Other Free Encyclopedias » Medicine Encyclopedia » Aging Healthy - Part 1 » Divorce: Economic Issues - The Economic Situation Of Divorced Older Women, What About The Future?, Two Key Developments, Social Security Provisions Relating To Divorce

Divorce: Economic Issues - Two Key Developments

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Two developments over recent years help to explain those projections, which will have an important impact on the economic situation of divorced persons:

  • • Changes in the divorce laws with regard to the switch in most states to "no fault" divorce (especially regarding alimony and child support payments) have important implications for the economic welfare of divorced women in their later years.
  • • As employer-sponsored pensions grow in importance as a source of retirement income, older women are likely to be in an increasingly disadvantaged position if current practices and laws do not change.

The "divorce revolution" was launched in 1970, the year that California passed no-fault divorce legislation. No-fault divorce laws have shifted the focus of the legal process from moral questions of fault and responsibility to economic issues of ability to pay and financial need. Ironically, although divorce reform was not intended to create fewer equitable settlements for women, in many cases that has been their precise effect. The no-fault divorce laws promised the abolition of all sexist, gender-based rules that failed to treat wives as equals in the marital partnership. However, a problem arises when the legal system ignores the very real economic inequalities that still exist between women and men in the larger society. Those inequalities are largely a function of the primary responsibility still assigned to women for the care of their husbands, children, and frail elders. The economic discrepancies between the sexes also reflect society's hesitancy to assign a monetary value to women's domestic work. Thus, by treating women and men "equally" at divorce, the legal system largely ignores the very real economic inequalities that marriage creates as a result of the division of labor within marriage.

The no-fault standards for alimony and property awards may be shaping radically different economic futures for divorced men and women. However, research to date on this issue is inconclusive. While some research indicates that the resulting financial situation of women under no-fault settlements is worse than for men, the study reported by Jacob concluded that the effects of no-fault divorce legislation on the economic status of divorced women may be neutral or even positive.

The second new factor affecting women is the evolution of pensions in the workplace. Employer-sponsored pensions play an increasingly important role in providing adequate retirement incomes for significant numbers of Americans. However, data show that large numbers of divorced women will not be covered by these plans, either through their own work or based on the pension plans of their former spouses. For example, in 1998 only 22 percent of unmarried women over the age of 64 received a private pension, compared with 31 percent of all aged units (Social Security Administration).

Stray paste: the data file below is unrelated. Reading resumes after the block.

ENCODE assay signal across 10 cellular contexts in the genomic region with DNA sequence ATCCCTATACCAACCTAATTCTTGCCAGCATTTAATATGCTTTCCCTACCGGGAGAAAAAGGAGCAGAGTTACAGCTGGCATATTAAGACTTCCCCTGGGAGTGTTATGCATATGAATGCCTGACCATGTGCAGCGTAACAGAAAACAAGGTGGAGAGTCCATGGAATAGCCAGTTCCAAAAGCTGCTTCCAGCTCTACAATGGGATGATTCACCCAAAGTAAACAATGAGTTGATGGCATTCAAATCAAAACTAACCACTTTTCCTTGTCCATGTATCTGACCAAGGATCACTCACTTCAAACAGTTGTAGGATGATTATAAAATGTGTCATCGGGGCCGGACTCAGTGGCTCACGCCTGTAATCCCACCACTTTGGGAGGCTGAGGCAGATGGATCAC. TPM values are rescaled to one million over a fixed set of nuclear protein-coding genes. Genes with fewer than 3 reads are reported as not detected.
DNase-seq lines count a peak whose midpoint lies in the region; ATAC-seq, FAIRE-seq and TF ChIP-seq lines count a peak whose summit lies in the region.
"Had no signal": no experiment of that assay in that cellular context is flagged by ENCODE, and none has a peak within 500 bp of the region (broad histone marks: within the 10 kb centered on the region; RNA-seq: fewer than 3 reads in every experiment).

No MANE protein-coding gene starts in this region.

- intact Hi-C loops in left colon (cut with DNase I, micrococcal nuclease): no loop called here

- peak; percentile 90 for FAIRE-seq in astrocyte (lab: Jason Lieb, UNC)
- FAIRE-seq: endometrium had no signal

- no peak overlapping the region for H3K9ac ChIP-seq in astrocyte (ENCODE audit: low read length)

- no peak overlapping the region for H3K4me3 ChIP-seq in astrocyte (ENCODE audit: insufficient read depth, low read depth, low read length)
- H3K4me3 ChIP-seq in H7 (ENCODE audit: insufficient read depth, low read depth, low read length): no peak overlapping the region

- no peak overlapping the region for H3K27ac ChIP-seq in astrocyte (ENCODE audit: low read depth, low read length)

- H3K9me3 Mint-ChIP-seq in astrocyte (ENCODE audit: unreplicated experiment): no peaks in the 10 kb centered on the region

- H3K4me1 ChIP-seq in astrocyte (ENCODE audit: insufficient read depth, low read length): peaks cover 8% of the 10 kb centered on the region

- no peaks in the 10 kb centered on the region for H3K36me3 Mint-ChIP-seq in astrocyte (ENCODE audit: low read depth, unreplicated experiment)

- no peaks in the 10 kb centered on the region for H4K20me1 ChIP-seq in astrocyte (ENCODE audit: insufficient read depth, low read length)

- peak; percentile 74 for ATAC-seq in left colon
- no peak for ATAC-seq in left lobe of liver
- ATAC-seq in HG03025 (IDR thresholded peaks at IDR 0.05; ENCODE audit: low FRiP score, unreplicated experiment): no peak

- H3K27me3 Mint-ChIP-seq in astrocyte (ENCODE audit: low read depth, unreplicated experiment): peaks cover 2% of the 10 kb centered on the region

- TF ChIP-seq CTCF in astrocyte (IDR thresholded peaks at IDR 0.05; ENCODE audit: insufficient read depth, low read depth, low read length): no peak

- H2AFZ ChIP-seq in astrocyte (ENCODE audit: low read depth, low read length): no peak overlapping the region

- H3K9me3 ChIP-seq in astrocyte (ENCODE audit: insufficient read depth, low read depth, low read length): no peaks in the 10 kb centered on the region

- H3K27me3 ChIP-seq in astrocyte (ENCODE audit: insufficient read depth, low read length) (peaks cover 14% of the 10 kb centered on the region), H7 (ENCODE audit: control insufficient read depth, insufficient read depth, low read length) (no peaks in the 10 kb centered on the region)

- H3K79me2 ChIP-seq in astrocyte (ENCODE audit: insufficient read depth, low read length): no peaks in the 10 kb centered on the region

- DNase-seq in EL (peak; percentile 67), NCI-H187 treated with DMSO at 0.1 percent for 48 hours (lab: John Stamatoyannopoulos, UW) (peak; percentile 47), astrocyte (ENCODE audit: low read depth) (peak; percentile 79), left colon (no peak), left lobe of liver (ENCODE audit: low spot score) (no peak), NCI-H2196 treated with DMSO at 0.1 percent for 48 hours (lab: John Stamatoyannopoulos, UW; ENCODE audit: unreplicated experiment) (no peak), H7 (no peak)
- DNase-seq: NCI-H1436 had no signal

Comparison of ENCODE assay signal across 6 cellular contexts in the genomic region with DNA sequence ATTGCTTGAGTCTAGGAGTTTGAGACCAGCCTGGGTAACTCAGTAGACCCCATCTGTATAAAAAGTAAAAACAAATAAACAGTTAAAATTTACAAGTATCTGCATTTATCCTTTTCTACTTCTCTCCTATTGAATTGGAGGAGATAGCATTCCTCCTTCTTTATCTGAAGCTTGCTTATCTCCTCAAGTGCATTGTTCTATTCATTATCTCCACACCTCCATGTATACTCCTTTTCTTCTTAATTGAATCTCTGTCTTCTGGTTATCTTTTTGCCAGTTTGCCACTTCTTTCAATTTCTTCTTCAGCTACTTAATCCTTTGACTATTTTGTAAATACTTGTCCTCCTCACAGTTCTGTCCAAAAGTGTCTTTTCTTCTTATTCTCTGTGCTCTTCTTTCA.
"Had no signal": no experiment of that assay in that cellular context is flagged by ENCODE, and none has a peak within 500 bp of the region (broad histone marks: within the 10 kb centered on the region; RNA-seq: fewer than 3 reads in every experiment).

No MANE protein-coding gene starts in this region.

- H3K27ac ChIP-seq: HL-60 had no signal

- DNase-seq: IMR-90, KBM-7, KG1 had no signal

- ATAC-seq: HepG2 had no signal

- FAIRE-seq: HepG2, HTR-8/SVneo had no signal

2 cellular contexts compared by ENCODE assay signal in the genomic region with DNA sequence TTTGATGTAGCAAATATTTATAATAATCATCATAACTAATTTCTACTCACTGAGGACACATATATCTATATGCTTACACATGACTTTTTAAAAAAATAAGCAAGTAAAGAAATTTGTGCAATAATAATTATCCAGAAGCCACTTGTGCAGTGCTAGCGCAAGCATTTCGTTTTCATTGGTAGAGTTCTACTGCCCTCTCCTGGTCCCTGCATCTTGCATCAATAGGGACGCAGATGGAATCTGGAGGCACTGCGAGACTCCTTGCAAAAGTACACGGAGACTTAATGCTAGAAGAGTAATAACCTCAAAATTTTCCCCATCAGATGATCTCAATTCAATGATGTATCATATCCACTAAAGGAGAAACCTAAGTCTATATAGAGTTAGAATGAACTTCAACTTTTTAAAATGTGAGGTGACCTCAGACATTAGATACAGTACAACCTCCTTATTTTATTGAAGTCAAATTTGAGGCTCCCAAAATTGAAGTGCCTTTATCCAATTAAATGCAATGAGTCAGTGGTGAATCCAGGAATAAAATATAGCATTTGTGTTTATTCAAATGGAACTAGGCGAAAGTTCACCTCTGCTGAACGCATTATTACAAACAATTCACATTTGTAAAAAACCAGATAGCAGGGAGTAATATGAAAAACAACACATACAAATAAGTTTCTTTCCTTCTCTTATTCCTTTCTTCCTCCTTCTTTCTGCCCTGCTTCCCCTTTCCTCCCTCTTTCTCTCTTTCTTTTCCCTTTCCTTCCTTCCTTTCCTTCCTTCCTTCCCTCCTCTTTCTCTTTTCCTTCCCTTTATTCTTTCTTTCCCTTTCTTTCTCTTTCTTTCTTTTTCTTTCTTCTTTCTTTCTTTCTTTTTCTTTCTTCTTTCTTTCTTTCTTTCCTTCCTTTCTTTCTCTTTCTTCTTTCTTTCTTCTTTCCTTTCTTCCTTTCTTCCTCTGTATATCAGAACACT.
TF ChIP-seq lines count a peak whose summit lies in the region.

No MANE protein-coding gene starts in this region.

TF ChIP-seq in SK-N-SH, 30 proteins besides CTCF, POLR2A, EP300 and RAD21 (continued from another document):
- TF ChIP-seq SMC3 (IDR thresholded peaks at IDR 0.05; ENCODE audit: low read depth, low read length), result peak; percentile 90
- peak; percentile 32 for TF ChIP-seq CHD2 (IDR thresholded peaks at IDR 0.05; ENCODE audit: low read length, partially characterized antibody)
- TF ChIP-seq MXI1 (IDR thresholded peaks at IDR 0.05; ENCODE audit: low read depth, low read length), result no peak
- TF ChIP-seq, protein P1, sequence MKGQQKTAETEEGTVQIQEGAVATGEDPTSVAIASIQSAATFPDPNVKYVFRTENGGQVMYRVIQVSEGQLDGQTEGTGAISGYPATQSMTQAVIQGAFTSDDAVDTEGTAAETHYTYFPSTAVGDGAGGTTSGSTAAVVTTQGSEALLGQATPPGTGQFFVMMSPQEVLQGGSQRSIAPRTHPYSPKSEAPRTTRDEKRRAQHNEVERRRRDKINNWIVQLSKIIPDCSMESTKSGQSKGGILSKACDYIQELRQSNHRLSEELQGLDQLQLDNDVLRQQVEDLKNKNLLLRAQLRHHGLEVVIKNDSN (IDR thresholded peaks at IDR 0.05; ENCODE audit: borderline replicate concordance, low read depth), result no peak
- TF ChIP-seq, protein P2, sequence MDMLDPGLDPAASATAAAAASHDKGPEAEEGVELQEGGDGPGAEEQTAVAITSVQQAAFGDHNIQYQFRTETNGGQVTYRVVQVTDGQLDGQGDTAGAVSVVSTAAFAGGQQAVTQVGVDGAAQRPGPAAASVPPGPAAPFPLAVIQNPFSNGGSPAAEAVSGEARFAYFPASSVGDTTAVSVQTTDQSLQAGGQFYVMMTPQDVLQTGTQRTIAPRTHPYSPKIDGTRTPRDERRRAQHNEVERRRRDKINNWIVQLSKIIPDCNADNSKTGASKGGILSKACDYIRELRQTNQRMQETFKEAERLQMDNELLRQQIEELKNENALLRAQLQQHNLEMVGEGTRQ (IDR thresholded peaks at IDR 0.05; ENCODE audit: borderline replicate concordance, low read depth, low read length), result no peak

This situation is likely to have important financial consequences if it continues. Today pension accruals for many workers represent substantial personal wealth. This results primarily from growth since the 1960s in pension plan coverage and improvements in both pension benefit levels and vesting provisions (i.e., the years of service required before the worker obtains a legal right to his or her benefit).

Such accruals have become the subject of greater attention from attorneys and the courts, especially with regard to the question of a spouse's financial interests in pension wealth upon the dissolution of a marriage. How spousal rights to pensions are treated legally depends to a large extent on whether a particular state embraces community-poverty rules for a husband and wife, subscribes to common-law rules modified by the adoption of the Universal Dissolution of Marriage Act, or accepts the pure common-law concept of the property of husband and wife. For instance, in pure common-law jurisdictions, separate property remains such upon a marriage dissolution, and only jointly held property is divided and distributed. In New York (a common-law state), for example, pension benefits or expectations would normally be classified as separate property, and therefore no subject to distribution on divorce. In contrast, in the California case of Smith v. Lewis (California is a community-property state), a wife successfully sued her divorce attorney for malpractice because he neglected her interest in her husband's pension.

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